How can I compile C and C++ in Linux operating system? Please help.

This is a discussion on How can I compile C and C++ in Linux operating system? Please help. within the C Programming forums, part of the General Programming Boards category; Dear Cprogramming.com members and administrators, Good day to everyone. I just want to ask how would I compile my C, ...

  1. #1
    Registered User MarkSquall's Avatar
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    Post How can I compile C and C++ in Linux operating system? Please help.

    Dear Cprogramming.com members and administrators,


    Good day to everyone. I just want to ask how would I compile my C, and C++ source code in Linux (typically Ubuntu and Fedora) operating system?

    Here's the scenario: Our institution is changing our O.S. from Windows to Linux, and thus, my compiler Turbo C and TCLITE (both run in DOS mode), will never work now for Linux. Some forums says it's already in the system of Linux (they said something like gcc), but our personnel said the Ubuntu/Fedora they'd installed doesn't have the gcc compiler; but forum says this is not true, because gcc is already in every Linux O.S., so I don't want to argue with our personnel.

    That is why I am asking for everyone's kindest help if you could assist me how can I get/install/use compilers for C and C++ on Linux. And I hope I could get very basic instruction if you please (from installing, using, compiling, etc. Example: first download this, second do that, third apply this etc.). I am totally not familiar with Linux and I really appreciate everyone's help on this. I have downloaded C/C++ for Linux but they are all just IDEs (environments), no compiler was included.


    Thank you again and God bless everyone.


    Yours truly,

    MarkSquall

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    Every version of Fedora has had gcc available in the package repos. The standard Office/Productivity install of Fedora does not include Software Development packages including gcc, so that may have been what they were talking about. However, it's trivial to install the extra packages. Ubuntu is probably similar.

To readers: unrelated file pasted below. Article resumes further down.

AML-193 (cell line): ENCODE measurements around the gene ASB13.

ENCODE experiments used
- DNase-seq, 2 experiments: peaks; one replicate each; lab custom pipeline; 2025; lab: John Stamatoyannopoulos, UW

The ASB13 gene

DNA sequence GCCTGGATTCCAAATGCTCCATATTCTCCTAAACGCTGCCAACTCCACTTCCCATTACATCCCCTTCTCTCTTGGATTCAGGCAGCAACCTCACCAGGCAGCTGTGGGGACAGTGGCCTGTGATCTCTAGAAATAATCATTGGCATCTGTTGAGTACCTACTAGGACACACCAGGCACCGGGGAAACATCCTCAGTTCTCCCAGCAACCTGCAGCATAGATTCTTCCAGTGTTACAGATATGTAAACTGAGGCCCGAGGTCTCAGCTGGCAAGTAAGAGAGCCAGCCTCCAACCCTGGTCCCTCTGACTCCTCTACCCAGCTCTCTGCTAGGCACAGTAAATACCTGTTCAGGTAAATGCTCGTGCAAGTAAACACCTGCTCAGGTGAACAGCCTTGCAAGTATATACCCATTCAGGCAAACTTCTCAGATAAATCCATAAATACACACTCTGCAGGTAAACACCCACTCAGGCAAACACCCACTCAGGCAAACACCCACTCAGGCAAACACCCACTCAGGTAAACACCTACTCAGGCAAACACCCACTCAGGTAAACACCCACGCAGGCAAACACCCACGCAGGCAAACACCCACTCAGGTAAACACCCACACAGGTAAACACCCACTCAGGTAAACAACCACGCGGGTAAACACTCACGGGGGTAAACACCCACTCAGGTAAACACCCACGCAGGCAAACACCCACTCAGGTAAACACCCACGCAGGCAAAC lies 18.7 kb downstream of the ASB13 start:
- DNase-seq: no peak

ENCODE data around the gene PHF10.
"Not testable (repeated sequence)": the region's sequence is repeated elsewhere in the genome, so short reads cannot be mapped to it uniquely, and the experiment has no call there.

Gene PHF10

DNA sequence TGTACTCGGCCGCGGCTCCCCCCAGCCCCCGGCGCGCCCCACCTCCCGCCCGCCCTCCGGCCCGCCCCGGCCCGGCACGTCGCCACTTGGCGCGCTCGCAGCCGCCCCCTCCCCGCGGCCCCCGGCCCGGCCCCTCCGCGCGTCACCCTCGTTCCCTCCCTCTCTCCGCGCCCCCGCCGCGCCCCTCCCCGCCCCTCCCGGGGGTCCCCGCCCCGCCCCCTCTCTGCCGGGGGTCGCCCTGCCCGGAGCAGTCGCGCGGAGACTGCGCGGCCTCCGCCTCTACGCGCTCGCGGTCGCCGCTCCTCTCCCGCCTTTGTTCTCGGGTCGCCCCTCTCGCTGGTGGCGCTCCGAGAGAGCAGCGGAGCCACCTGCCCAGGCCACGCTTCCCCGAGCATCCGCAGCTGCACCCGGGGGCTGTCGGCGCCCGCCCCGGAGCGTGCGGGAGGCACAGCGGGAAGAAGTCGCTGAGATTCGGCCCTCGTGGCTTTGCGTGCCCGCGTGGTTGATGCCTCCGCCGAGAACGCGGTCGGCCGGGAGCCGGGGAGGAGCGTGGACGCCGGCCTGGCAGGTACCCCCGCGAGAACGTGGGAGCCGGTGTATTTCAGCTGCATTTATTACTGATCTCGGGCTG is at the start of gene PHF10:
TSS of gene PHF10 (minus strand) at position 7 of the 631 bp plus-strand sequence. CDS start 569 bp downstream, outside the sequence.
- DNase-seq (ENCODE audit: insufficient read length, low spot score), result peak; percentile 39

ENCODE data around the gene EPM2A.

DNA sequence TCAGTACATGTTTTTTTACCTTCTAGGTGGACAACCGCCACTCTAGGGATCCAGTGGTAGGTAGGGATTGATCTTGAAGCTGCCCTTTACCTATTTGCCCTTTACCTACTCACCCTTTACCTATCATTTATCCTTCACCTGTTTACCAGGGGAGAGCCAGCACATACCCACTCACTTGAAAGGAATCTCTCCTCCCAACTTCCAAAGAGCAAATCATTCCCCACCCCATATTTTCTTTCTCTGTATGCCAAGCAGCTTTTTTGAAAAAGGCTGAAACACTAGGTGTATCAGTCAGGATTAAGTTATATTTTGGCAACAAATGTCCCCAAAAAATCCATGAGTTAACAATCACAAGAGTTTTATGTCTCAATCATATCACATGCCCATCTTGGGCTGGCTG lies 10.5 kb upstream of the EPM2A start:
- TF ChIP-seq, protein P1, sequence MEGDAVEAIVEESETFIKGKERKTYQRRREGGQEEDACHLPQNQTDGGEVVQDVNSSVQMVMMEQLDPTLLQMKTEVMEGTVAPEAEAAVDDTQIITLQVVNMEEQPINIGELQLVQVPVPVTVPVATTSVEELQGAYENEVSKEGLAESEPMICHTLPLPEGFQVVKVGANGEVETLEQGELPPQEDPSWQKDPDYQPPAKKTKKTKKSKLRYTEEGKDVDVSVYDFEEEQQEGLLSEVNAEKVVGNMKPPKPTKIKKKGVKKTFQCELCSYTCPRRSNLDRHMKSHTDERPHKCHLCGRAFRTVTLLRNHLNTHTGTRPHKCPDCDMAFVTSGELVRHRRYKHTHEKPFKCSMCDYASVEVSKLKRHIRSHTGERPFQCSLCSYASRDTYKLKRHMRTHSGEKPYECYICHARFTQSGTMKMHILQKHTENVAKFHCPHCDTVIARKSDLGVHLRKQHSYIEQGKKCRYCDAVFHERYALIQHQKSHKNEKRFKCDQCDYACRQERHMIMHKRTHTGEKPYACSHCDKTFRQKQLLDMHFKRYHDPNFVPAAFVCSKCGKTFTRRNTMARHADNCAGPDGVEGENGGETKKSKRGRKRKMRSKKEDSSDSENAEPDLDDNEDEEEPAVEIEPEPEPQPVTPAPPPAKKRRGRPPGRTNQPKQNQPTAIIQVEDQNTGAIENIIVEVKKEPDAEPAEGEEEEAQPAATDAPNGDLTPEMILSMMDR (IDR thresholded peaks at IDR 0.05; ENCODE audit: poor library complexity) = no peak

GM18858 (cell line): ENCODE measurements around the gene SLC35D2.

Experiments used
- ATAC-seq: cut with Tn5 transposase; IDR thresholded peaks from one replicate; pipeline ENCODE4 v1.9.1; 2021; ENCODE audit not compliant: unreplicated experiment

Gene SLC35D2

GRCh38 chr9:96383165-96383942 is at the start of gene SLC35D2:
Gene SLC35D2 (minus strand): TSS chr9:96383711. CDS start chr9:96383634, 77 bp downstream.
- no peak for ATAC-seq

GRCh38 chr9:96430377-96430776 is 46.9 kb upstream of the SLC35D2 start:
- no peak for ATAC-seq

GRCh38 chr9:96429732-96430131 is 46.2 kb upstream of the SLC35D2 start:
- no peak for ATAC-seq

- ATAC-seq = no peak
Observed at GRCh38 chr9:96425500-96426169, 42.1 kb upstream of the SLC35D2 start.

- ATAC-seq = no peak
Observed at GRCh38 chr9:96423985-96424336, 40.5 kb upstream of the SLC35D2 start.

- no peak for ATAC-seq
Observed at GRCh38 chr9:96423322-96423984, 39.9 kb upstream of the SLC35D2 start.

Edit: During a clean Fedora install, including Software Development packages (including gcc) is done by checking one additional checkbox, as described here:

    http://docs.fedoraproject.org/instal...selection.html

    There is also a graphical method to install the same set of packages after installation, though I'm not familiar with that since I always do it at install time.
    Last edited by robatino; 01-13-2008 at 10:49 PM.

  3. #3
    Registered User MarkSquall's Avatar
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    Talking If it is already there, how would I install it?

    Dear robatino,


    Thank you for the information you gave, but I tried to compile my sample C file, but it said that gcc is not a valid command (I'm sorry I didn't memorized the exact error message). Where could I find the package repos, is it a folder or an .exe file?Is there a way that I could install it myself? What should I do first, second, third, etc.? Can I install gcc even after Ubuntu/Fedora was installed? And can gcc compile C++ source code too?

    Thank you and God bless.



    Yours truly,

    MarkSquall